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This blog was updated on a daily basis for about two years, with those daily entries ceasing on December 31, 2013. The blog is still active, however, and we hope that people stopping in, who find something lacking, will add to the daily entries.

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Sunday, December 15, 2013

Sidebar: Wyoming and the Korean War

The Korean War is something that most Wyomingites don't particularly associate with our state, but the war did have a noticeable impact on the state, and Korea has been in the news a lot recently, so now might be a good time to take a look at it.

 Official painting of the Wyoming Army National Guard depicting Wyoming's 300th AFA in action.

Part of the reason that we don't think much of the Korean War and Wyoming, is that we don't think much about the Korean War at all.  The Korean War is one of several wars that have been tagged "forgotten wars" and, in the case of Korea, it's really true.  Perhaps that was inevitable, coming between World War Two and the Vietnam War, as it did.

Wyoming's role in the Korean War is tied closely to the the decline in the Army's conventional war fighting abilities that followed World War Two.  The largest war ever fought, World War Two was the largest conventional conflict of all time but it ended with the use of two nuclear weapons.  Given that, the immediate assumption by the American military was that the age of conventional warfare had ended and that any future war, of any kind, would be a nuclear war.  The Army was allowed to atrophy as a result.  Between 1945, when World War Two ended, and 1950, when the Korean War started, the Army's training in conventional warfare dramatically declined.

An end to conventional warfare turned out to be a massively erroneous assumption, and the place we learned that was in Korea.

That the US would fight a war in Korea was something that, moreover, seemed an impossibility in 1945, when events took us there for the first time in the 20th Century.  The US had actually fought in Korea once before, but in the 19th Century, oddly enough, when the Marine Corps landed briefly in Korean in an obscure punitive expedition.  It was World War Two, however that brought the US back onto the Korean Peninsula, but only due to the end of the war.

Korea itself had been a Japanese possession since 1910, when the Japanese simply made a fact out of what had been the case following the Russo Japanese War.  Korea had been more or less independent prior to that, but heavily influenced by its much more powerful neighbors.  The Russo Japanese War effectively ended Korean independence in favor of the Japanese.  The Japanese dominance was not a happy thing for the Koreans.  Korea remained a Japanese possession up until after World War Two, when it was jointly occupied by the United States and the Soviet Union, splitting the country in half.  The US had no intention to remain there but the original concept of uniting the country in a democratic process fell apart, and the Soviets and the US left with the country divided.  The US had weakly armed the South and failed to provide it with heavy weapons. The North, on the other hand, was heavily armed and trained by the Soviets, who left the North with the means, and likely the plan, on how to unite the peninsula by force.  In 1950, North Korea invaded the South with a well equipped and well trained Army.  They faced a poorly trained South Korean Army.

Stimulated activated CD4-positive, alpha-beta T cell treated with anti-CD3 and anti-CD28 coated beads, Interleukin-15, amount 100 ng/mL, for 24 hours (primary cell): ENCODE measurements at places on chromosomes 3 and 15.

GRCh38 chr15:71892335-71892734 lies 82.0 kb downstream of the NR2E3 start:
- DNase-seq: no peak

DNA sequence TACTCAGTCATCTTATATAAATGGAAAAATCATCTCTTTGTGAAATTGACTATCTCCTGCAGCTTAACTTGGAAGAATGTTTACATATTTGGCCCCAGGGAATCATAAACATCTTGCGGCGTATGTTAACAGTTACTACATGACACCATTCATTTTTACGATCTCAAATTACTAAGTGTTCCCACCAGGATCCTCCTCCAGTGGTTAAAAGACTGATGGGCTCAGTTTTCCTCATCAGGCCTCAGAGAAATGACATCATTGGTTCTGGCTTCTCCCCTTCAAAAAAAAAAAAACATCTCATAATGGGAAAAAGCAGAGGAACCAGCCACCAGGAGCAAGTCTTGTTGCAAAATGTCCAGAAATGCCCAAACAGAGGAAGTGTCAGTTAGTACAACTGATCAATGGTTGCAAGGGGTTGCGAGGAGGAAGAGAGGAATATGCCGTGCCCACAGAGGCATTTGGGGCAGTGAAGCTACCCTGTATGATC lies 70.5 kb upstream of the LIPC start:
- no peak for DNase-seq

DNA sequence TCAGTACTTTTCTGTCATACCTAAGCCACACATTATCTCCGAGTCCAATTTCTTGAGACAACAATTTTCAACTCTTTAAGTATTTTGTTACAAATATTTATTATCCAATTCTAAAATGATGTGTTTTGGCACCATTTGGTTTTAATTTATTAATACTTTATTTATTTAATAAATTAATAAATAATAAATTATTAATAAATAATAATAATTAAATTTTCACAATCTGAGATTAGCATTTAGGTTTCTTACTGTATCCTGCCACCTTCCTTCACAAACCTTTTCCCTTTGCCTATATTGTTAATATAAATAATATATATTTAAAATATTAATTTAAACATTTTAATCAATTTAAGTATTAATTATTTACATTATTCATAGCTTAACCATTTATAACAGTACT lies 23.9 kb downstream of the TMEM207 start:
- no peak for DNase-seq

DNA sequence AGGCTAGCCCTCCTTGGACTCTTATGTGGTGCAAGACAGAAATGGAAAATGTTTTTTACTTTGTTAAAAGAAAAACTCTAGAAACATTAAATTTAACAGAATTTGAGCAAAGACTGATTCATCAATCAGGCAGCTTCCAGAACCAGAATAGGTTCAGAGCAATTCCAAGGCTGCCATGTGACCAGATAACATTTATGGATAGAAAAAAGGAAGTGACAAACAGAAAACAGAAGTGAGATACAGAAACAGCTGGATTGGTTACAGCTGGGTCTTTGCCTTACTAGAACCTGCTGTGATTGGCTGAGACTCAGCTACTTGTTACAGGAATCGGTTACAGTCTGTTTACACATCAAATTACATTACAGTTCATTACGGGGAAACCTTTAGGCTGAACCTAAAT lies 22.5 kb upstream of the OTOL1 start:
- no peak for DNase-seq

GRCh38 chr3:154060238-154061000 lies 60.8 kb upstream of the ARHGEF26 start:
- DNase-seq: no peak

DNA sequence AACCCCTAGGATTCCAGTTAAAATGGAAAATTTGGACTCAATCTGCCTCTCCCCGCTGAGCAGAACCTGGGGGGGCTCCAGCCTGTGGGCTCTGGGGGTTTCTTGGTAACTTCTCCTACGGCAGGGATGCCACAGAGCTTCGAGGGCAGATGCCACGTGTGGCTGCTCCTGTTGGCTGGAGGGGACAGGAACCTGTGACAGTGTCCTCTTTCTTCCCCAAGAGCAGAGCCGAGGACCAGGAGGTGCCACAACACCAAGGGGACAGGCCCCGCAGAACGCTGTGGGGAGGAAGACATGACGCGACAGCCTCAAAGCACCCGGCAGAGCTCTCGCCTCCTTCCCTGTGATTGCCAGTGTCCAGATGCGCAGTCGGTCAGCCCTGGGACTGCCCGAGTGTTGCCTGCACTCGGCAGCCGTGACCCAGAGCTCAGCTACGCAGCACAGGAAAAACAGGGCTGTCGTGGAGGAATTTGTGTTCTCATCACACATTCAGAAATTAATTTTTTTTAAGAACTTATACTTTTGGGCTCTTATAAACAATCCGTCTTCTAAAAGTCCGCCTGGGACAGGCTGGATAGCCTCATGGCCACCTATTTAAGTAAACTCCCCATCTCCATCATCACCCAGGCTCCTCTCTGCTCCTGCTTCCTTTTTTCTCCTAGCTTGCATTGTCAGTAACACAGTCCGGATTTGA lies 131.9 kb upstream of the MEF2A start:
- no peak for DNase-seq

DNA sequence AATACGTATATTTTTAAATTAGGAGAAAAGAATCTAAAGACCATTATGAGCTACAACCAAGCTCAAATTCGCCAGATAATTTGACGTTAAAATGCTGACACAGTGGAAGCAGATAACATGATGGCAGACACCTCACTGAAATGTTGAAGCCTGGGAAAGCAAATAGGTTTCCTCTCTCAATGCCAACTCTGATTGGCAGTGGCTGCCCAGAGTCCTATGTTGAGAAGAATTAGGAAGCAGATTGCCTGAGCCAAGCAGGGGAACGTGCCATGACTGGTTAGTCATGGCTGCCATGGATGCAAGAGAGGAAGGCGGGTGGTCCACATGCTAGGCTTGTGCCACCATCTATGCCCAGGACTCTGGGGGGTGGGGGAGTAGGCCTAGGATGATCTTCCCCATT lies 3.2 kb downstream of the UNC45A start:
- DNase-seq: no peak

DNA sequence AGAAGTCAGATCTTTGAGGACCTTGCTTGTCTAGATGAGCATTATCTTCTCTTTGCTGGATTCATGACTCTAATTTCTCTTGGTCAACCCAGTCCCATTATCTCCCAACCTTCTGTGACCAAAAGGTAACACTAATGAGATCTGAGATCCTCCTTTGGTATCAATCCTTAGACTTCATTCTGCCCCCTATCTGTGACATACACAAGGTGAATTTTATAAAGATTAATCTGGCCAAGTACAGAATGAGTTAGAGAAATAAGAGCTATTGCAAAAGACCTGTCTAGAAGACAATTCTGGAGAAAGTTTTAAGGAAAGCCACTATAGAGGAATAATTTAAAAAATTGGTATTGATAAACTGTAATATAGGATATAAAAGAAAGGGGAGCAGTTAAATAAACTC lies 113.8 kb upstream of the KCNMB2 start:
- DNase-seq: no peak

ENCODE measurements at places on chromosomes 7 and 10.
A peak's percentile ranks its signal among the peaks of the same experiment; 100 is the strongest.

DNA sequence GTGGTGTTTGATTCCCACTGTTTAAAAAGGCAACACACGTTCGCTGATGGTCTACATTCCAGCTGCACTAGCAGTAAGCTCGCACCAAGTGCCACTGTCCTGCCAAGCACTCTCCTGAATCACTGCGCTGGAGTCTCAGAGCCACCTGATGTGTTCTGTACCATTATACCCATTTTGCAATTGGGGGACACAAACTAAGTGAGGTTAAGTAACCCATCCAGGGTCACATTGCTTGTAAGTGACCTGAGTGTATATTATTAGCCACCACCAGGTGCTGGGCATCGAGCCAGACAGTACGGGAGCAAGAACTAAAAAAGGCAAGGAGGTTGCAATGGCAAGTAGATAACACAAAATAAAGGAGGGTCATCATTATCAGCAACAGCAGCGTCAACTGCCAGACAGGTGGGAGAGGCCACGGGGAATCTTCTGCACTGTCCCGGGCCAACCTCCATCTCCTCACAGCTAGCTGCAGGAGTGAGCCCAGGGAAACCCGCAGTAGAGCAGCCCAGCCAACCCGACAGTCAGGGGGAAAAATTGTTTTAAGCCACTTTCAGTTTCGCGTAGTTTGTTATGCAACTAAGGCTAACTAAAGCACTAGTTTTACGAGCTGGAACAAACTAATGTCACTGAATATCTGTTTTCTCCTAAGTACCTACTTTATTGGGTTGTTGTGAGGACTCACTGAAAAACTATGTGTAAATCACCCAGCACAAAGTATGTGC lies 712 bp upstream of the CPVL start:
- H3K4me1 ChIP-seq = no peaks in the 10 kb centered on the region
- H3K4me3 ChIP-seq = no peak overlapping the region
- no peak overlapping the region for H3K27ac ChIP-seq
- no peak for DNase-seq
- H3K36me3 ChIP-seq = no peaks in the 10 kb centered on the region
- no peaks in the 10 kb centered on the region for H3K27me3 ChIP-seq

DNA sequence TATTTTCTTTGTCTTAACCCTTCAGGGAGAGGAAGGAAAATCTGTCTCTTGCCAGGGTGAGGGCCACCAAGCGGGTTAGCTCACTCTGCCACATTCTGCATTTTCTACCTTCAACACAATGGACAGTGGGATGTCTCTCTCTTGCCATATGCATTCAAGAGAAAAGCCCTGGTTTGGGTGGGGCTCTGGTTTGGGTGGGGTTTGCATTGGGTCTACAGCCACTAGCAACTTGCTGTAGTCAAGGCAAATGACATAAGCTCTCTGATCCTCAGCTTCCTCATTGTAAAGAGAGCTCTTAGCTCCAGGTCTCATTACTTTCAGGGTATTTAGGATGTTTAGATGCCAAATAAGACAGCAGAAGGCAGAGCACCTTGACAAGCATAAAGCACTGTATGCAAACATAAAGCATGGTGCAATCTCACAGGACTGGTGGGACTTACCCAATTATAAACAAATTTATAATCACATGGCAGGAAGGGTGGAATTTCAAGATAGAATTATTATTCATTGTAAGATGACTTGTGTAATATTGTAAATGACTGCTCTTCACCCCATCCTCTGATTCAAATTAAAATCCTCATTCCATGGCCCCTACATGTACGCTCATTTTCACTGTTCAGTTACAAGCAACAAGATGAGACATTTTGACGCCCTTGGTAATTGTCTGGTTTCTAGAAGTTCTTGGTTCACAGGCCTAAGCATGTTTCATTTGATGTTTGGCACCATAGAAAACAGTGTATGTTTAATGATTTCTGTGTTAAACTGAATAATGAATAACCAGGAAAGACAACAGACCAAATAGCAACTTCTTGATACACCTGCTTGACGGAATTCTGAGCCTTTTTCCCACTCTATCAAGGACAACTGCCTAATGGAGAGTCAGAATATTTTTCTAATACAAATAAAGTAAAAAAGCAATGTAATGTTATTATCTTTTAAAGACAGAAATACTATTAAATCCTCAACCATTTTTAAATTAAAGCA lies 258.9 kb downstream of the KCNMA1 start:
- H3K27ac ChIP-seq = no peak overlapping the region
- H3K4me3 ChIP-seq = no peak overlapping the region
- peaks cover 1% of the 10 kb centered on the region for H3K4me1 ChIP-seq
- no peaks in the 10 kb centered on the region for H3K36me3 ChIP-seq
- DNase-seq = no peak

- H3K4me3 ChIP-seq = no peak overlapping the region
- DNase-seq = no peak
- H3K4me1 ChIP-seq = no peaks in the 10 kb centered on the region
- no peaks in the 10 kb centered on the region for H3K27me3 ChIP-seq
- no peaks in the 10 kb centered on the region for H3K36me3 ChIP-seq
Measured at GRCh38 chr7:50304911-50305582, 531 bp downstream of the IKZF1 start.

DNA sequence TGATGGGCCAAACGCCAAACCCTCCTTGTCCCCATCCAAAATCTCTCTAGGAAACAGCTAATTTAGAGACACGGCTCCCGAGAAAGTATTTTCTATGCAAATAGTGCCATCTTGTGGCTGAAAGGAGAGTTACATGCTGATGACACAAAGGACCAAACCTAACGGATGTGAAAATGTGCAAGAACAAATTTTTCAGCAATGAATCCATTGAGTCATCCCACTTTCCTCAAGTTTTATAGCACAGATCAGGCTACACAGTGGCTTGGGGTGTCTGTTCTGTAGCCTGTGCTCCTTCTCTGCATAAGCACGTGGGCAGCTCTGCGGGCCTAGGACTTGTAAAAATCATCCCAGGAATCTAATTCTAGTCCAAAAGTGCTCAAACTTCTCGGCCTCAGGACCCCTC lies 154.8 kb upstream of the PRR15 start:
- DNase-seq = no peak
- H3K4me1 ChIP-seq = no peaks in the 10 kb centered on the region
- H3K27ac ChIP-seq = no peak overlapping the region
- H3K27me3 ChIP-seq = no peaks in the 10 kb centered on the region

Soon after that they, quite frankly, faced a poorly trained American Army.  The US hadn't really given much thought to South Korea after leaving it, but the fall of China, followed by the Berlin Blockade, followed by shocking early revelations about Soviet espionage inside the US, followed by the development of the Soviet bomb, suddenly refocused attention on a country that now seemed to be a dagger aimed at Japan.  President Truman made the immediate decision to send the U.S. Army into South Korea to turn the North Koreans back.

That Army, however, wasn't the same Army the US had in 1945 after the defeat of Germany and Japan.  After VJ Day the U.S. had rapidly demobilized.  Moreover, convinced that all future wars would be nuclear in nature, the U.S. had let the Army deteriorate markedly.  It was poorly trained and not all that well equipped in some ways.

The intervention in South Korea required the call up of numerous Army National Guard units, and Wyoming's 300th Armored Field Artillery was one of them. Deployed in February 1951, the unit made up of young recruits from northern Wyoming and World War Two veterans proved to be a very effective one.  It achieved a fairly unique status in May 1951 at Soyang with the unit directly engaged advancing enemy infantry, a very rare event in modern combat and a risky one at any time.  The unit came out of the Korean War with Presidential and Congressional Unit Citations in honor of its fine performance in the war.  The individual Guardsmen of the 300th AFA largely came home after completing a combat tour, at a little over a year, but the called up unit remained in service throughout the war.  Other Wyoming Army National Guard units were also called up in this time, but only the 300th AFA was sent to the Korean War.

The Air National Guard's 187th Fighter Bomber Squadron from Wyoming was called up. The new Air Guard saw combat service for the first time in the Korean War.  Nine Wyoming F51 pilots were lost serving in the unit during the war.

Of course, many Wyomingites served in the war by volunteering for military service, or by being conscripted during the war.  Like earlier wars, Wyomingites volunteered in high numbers.

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